Epigenetic Mechanisms of the Cambrian Explosion provides readers with a basic biological knowledge and epigenetic explanation of the biological puzzle of the Cambrian explosion, the unprecedented rapid diversification of animals that began 542 million years ago. During an evolutionarily instant of ~10 million years, which represents only 0.3% of the time of existence of life on Earth, or less than 2% of the time of existence of metazoans, all of the 30 extant body plans, major animal groups (phyla) and several extinct groups appeared. The work helps address this phenomena and tries to answer remaining questions for evolutionary biology, epigenetics, and scientific researchers.
The book recognizes and presents objective representations of alternative theories for epigenetic evolution in this period, with the author drawing on his epigenetic theory of evolution to explain the causal basis of the Cambrian explosion. Both empirical evidence and theoretical arguments are presented in support of this thought-provoking epigenetic theory.
- Explains the Cambrian explosion from an entirely epigenetic view
- Takes a causal rather than descriptive approach to the phenomenon
- Allows for a broad readership, including those with only a basic biological knowledge, while maintaining scientific rigor
Evolutionary biologists, evolutionary geneticists, developmental biologists, biology graduates and postgraduates, palaeontologists, ecologists; physicians, clinicians, residents, postdocs, and graduate students in genetic and genomic medicine
Chapter I. The Precambrian Evolution
Presents a general picture of the emergence of the animal life, transitions to primitive metazoans found in the fossil record from approximately 700 to 1,000 million years ago until the appearance of the eumetazoans about half a billion years ago. Delves into causes of the almost half billion years evolutionary stasis that characterized this stage of metazoan life. The reasons why Precambrian evolution of metazoans hit a dead end and its fauna became extinct are thoroughly examined.
- Pre-Cambrian fauna of ‘unprogrammed’ forms
-Physical factors in the driving seat
- 3 billion years of evolutionary stasis
- Sponges and placozoans as dead ends of evolution
Chapter II. The Ediacaran fauna - the prelude to the Cambrian explosion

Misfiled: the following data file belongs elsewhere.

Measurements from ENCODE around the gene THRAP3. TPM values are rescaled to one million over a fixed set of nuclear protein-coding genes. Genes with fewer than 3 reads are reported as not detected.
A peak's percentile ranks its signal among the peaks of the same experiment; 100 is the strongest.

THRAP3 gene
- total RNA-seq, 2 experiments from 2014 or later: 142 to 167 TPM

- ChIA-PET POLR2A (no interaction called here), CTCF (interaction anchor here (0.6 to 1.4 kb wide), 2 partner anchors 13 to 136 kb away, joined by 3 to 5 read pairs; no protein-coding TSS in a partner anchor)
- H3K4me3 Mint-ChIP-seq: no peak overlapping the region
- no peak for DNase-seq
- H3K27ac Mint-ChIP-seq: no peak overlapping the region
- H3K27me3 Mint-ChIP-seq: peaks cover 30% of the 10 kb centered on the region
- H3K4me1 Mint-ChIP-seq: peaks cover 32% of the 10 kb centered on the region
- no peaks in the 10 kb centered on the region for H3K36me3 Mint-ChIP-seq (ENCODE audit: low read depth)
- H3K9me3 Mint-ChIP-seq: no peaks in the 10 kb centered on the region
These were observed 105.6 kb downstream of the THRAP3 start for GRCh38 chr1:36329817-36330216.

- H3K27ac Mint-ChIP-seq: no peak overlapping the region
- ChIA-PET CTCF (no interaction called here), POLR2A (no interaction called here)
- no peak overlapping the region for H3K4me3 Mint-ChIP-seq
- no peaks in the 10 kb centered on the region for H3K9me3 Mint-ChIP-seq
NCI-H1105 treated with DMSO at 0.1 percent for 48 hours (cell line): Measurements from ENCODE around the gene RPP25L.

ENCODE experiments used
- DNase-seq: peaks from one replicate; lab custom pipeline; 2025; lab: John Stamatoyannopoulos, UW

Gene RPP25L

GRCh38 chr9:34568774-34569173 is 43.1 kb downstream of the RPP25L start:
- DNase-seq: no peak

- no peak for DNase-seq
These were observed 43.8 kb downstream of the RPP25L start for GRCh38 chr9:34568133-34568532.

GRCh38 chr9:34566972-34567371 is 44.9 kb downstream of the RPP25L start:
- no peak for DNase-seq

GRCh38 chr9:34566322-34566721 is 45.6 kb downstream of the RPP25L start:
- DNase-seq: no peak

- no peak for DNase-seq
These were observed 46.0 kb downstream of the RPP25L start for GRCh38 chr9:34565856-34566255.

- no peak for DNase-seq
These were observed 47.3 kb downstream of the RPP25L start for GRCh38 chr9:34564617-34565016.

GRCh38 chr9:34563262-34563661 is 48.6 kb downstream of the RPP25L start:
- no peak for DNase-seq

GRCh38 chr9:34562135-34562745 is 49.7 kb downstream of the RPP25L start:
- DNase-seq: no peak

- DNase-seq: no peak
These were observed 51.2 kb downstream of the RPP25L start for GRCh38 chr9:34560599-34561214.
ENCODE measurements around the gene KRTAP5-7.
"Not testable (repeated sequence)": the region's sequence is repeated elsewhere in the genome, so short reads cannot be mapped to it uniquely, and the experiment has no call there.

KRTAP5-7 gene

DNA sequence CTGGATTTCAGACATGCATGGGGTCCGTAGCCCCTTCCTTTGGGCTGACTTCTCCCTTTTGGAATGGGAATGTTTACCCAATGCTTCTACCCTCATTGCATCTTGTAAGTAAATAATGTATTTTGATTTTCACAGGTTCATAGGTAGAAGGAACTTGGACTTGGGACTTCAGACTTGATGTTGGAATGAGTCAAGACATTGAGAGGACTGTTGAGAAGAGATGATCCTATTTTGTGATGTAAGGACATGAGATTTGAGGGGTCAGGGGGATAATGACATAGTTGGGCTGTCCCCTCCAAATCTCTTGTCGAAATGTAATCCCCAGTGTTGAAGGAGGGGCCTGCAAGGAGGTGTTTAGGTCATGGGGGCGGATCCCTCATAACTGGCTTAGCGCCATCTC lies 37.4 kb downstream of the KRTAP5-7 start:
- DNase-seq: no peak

Although multicellular animals evolved between 700 and 1,000 million years ago, only the latter stage of the Precambrian forms of 580-545 million years ago is studied in some detail. This stage of the Cambrian explosion is now adequately described; the emergence and evolution of Ediacaran forms are discussed. Causes of their extinction and evolutionary stasis as well as possible relations of Ediacaran fauna with the Cambrian forms are discussed.
- Ediacaran pioneers of the Cambrian explosion
- The second informational revolution and the Cnidarian breakthrough
- Differentiation of neuron and neural net: the new type of the control system
- The neuron and the neural net: a result or enabler of the complexity?
- Memorization limitations of the neural net and the extinction of the Ediacaran fauna
Chapter III. The Evolution of Epigenetic Mechanisms of the Cambrian Explosion
With the genetic toolkit demonstrated to have preceded the emergence of phanerozoic fauna, the essential change relevant to the Cambrian Explosion seems to have been the emergence and rapid evolution of the neuron, neural net and the centralization of the nervous system, the evolution of new epigenetic mechanisms and the epigenetic system of inheritance, which seems to have been responsible for memorizing and transmitting the blueprint of the supracellular parental structures to the progeny.
- Generation of the epigenetic information for supracellular structure
- Evolution of the mechanism of binary control of gene expression
- Evolution of the neural control of epigenetic structures
- Epigenetic control of the patterns of placement of parental factors in gametes
- The phylotypic stage: Why should it evolve at all?
- The epigenetic control of the post-phylotypic development
Chapter IV. Evolution of Body Plans and the Cambrian explosion
Provides a succinct description of the hypotheses on causes of the Cambrian Explosion and discusses their scientific validity. Based on the author’s epigenetic theory of evolution, a detailed explanation is presented on the mechanisms and driving forces of the sudden emergence and unprecedented rapid evolution of animal forms during the Cambrian, which is incompatible with the Darwinian model of gradual evolution.
- Cambrian explosion is a fact not a peleontological artifact
- Overcoming computation limitations of the neural net - Centralization and growth of the nervous system
- From gradual to the saltational evolution of animals.
- On the highway of evolution: bilaterians shift the gears
- Major morphological results:
- bilateral symmetry and body plans
- advent of triploblasty
- establishment of anterior-posterior axis
- establishment of ventral-dorsal axis,
- advent of specialized organs and organ systems.
- No. of pages:
- © Academic Press 2020
- 1st September 2019
- Academic Press
- Paperback ISBN:
Dr. Nelson R. Cabej is the author of Epigenetic Principles Of Evolution (Elsevier, 2011) and Building The Most Complex Structure On Earth (Elsevier, 2013), in which he examines the role of epigenetic mechanisms in organismal evolution. He has published more than 40 scientific articles and 10 books in English and his native language of Albanian on evolutionary biology, epigenetics, and developmental biology. Dr. Cabej earned his Ph.D. in biology at the University of Tirana, Albania, and presently serves as Researcher in the Department of Biology at the university. He has previously taught biology at William Paterson College, Wayne, N.J, USA.
Department of Biology, University of Tirana, Tirana, Albania